As ZapperZ points out, there are recent experiments that address the basic idea here: that effects can precede a cause. However, there are some major caveats: a) No FTL communication possibilities; b)The actual "effect" is still random and therefore the cause-effect connection is not deterministic; c) The predictions of QM are supported even though it appears to lead to logical contradictions.

There are plenty of head-scratching issues in QM, if you choose to think in "everyday" terms. For example, the issue you identify - effect preceding cause - is not a problem if the laws of physics are time-symmetric (particles can go either direction in time). I am not advocating this position particularly, merely stating that the contradictions are in our minds more than in the physics.

As ZapperZ points out, there are recent experiments that address the basic idea here: that effects can precede a cause. However, there are some major caveats: a) No FTL communication possibilities; b)The actual "effect" is still random and therefore the cause-effect connection is not deterministic; c) The predictions of QM are supported even though it appears to lead to logical contradictions.

There are plenty of head-scratching issues in QM, if you choose to think in "everyday" terms. For example, the issue you identify - effect preceding cause - is not a problem if the laws of physics are time-symmetric (particles can go either direction in time). I am not advocating this position particularly, merely stating that the contradictions are in our minds more than in the physics.

Thanks for the reply DrChinese! I'll try to look up those references (assuming I can access them), but if it can be proven that the pattern would disappear a full 40ns (in this case) before we actually block path B, then we should be able to create a system whereby the process repeats itself (a chain reaction backwards through time via a feedback loop), in which case I can think of no argument that would negate the possibility of sending a binary signal (on/off or yes/no) as far back through time as the device was active, wether a few milliseconds or a few years!

If anyone is interested, I have to go out for the day, but later tonight, I intend to post pictures depicting how I would go about measuring the timing between the disappearance of the pattern vs the blocking of path B (so someone can tell me how it compares to experiments already performed) as well as exactly how I would go about creating the "feedback loop" I mentioned. It's not as sci-fi as you might think....the signal (or lack thereof) would be present the moment the device was activated, that is, it's not as though we would experience one reality and then do something in the future to change that reality and create a new past or anything like that. The reaction would appear to be occuring in a forward through time direction, even though it's not...you'll see.

Wether my thought processes are faulty or not, I think you'll find it amusing since we all obviously find this stuff fascinating. At the very least, you'll have a good laugh at my expense.

Cheers!

Rob

PS: @AzonicZeniths: I was thinking about what you were saying about slits. To clarify, under ideal circumstances, in a Mach-Zehnder interferometer, light would interfere destructively at one exit port of the recombining beamsplitter and constructively at the other exit port. Just so you know, I consider the total absense of light at one exit port due to interference as a "pattern"...that is, I'm not expecting the classic double-slit pattern, though a slight shift in angular geometry of the setup can bring about such a pattern....but I know what you mean, and I know my terminology leaves much to be desired.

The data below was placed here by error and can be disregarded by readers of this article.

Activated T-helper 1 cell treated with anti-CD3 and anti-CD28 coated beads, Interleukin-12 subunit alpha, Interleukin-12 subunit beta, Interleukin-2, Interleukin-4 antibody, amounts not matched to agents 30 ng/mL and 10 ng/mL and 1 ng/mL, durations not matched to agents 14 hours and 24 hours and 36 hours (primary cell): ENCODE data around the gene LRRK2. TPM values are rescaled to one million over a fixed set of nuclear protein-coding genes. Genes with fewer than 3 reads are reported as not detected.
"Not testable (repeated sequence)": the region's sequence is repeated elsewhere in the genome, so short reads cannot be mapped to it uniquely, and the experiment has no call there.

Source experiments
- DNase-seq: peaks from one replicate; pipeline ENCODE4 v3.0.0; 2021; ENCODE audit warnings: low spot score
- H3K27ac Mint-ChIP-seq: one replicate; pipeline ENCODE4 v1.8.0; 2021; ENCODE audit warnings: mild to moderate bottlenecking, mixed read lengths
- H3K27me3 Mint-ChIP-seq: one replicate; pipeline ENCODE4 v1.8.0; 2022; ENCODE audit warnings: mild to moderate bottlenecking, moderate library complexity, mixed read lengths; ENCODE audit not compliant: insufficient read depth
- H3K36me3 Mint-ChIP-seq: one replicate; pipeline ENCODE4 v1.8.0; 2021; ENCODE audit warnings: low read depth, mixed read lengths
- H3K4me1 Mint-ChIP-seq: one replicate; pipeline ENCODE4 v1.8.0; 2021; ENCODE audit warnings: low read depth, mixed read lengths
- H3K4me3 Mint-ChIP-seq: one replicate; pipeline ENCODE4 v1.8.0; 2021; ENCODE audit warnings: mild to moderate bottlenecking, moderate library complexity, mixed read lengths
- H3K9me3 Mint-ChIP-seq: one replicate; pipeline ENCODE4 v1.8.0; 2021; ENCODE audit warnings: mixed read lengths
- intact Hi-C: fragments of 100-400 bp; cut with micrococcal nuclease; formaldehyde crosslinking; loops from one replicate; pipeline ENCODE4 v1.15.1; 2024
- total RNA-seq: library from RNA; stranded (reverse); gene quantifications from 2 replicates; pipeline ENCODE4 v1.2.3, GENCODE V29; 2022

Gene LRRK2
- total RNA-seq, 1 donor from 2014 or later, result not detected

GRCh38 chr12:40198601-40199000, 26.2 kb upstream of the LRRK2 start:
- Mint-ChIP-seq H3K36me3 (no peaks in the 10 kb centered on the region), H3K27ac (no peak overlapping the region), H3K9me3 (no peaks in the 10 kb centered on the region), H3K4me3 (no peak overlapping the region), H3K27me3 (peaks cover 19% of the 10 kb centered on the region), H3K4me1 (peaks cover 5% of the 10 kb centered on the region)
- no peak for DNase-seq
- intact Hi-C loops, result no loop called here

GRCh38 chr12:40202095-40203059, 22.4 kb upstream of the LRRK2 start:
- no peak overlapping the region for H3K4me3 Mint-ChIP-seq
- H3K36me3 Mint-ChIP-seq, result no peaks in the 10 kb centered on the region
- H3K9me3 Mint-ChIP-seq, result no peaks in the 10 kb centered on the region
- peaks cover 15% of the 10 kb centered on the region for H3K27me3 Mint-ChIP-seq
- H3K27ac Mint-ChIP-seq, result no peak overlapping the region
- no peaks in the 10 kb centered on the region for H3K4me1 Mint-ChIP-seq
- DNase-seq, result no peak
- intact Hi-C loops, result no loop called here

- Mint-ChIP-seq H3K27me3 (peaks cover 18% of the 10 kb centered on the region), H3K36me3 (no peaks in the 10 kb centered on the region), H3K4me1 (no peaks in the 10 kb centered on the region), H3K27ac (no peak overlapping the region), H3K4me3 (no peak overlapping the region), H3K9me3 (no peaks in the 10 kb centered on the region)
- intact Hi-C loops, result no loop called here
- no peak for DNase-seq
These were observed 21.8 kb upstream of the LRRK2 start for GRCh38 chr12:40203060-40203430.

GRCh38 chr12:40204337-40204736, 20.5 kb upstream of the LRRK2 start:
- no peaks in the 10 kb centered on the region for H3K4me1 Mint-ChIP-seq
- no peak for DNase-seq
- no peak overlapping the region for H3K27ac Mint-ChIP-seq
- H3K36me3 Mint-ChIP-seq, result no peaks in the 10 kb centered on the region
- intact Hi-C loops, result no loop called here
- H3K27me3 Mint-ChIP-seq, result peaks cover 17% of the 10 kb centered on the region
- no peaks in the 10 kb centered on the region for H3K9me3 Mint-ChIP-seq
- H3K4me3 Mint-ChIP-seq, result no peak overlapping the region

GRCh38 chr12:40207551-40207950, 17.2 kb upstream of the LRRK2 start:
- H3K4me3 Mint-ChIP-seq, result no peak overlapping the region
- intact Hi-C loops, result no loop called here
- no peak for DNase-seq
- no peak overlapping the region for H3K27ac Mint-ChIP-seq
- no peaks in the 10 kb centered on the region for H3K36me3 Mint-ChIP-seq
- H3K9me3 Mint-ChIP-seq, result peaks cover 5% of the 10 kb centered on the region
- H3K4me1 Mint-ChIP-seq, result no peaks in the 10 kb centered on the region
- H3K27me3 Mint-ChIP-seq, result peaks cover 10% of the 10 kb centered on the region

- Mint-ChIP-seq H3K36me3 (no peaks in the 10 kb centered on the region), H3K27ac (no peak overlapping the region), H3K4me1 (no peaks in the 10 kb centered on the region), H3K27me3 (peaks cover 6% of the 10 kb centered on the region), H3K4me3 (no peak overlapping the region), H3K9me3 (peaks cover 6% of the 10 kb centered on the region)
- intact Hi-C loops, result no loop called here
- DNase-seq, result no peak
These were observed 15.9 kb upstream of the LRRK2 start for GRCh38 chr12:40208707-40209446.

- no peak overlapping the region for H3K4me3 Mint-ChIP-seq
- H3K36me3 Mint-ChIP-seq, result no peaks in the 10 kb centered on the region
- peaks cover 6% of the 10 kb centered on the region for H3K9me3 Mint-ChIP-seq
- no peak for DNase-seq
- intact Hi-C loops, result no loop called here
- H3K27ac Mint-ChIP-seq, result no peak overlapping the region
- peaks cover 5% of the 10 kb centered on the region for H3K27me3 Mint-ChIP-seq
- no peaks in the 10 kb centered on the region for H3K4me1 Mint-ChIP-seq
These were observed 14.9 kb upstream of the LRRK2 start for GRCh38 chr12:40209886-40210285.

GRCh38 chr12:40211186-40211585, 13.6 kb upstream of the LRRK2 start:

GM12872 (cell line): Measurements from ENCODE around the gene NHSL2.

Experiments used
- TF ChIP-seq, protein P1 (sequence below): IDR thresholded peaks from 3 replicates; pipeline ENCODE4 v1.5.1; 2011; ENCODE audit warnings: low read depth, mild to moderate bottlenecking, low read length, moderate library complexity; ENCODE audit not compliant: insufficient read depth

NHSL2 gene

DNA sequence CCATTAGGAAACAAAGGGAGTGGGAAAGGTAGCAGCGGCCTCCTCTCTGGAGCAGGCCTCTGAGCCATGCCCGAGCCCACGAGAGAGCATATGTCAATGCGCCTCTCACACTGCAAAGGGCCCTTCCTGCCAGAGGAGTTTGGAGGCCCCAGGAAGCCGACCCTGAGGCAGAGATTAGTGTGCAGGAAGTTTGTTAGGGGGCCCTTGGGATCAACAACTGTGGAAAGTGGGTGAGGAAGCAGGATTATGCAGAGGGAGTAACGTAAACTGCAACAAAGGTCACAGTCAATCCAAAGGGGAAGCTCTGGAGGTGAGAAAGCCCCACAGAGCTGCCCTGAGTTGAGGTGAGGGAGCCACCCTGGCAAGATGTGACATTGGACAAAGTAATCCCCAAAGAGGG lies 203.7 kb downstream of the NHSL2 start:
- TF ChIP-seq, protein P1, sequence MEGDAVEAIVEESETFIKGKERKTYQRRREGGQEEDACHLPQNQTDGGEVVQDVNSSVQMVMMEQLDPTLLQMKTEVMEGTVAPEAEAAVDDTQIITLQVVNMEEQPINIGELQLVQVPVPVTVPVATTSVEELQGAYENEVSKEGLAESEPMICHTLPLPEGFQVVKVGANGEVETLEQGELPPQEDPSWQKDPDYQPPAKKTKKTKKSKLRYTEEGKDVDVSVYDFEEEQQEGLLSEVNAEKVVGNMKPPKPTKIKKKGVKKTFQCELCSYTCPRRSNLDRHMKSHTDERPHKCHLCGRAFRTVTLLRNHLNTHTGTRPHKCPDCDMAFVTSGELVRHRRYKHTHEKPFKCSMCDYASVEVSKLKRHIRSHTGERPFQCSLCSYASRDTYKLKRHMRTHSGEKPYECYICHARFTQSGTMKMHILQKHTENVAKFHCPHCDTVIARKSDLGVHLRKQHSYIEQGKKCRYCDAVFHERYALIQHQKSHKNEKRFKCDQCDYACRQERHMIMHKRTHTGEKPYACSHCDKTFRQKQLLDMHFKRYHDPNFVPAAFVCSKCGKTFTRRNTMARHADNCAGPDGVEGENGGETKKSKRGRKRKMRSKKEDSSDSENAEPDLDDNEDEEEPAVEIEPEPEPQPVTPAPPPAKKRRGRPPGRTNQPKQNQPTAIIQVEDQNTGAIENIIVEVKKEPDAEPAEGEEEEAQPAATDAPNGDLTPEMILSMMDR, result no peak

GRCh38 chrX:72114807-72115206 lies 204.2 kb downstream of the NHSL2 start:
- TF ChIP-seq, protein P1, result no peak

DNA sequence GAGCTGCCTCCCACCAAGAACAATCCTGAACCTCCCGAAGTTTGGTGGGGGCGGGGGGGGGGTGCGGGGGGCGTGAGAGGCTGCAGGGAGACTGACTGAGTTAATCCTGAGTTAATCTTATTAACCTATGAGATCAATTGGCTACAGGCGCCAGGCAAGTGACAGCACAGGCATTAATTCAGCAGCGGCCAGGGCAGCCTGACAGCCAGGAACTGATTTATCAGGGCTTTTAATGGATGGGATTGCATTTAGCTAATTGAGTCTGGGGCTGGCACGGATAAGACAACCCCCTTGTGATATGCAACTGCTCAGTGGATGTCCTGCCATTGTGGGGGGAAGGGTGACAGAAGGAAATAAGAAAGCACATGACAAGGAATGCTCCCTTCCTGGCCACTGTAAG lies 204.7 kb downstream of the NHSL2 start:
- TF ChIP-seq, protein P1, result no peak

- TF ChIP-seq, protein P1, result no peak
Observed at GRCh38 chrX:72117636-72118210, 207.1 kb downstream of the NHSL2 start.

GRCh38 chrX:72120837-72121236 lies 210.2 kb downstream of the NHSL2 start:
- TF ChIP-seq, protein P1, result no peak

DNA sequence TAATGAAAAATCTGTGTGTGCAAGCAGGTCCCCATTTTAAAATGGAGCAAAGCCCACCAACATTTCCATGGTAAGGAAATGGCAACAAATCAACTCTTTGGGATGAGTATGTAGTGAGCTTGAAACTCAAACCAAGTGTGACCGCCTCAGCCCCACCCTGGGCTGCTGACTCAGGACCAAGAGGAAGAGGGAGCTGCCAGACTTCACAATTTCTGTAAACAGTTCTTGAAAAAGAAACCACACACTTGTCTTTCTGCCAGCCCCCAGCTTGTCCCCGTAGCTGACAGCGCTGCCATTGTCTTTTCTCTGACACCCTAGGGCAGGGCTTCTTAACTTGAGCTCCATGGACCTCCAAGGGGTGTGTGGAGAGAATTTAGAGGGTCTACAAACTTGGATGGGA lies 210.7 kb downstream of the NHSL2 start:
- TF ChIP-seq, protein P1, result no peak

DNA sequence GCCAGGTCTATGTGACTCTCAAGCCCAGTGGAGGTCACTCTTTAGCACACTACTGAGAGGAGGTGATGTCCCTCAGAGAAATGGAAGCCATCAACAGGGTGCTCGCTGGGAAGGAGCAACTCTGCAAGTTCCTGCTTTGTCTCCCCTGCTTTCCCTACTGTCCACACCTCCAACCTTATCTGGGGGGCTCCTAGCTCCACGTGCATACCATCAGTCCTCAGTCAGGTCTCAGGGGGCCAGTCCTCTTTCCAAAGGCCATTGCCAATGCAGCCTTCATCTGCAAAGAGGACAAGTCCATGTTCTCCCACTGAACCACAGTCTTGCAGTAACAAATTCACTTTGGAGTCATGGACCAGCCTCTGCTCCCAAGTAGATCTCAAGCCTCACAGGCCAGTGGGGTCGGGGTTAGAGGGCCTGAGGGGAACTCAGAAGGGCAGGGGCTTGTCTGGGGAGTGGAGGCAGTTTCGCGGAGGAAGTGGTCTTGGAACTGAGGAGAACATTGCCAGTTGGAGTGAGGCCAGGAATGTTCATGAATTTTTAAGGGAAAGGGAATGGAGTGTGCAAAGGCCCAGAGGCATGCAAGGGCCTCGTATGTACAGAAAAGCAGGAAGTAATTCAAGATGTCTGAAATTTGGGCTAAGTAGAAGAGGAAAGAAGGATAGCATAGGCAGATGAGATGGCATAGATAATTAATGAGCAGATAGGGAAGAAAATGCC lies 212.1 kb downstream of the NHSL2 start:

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Cthugha
I'll try to look up those references (assuming I can access them), but if it can be proven that the pattern would disappear a full 40ns (in this case) before we actually block path B, then we should be able to create a system whereby the process repeats itself (a chain reaction backwards through time via a feedback loop), in which case I can think of no argument that would negate the possibility of sending a binary signal (on/off or yes/no) as far back through time as the device was active, wether a few milliseconds or a few years!

Ehm, no. I do not see, why the pattern should disappear before you block the path. You quoted Dirac in the picture, but I suppose you misunderstood his famous "each photon interferes only with itself". This statement aims at a situation with low light intensity down to the level of for example one photon passing a double slit at a time. Each photon interferes only with itself in this case as the interference of several photons would mean, that there are sometimes 2 photons, sometimes none and so one. In terms of conservation of energy this is impossible.

Now consider a situation where there are several photons present at a time. Let's start with 2. There have been experiments showing two photon interference, but they emphasized, that 2-photon interference is not the result of 2 photons interfering, but of the superposition of two indistinguishable two-photon amplitudes. If two photons are indistinguishable you can't even in principle tell, whether interference is a result of just one photon interfering with itself.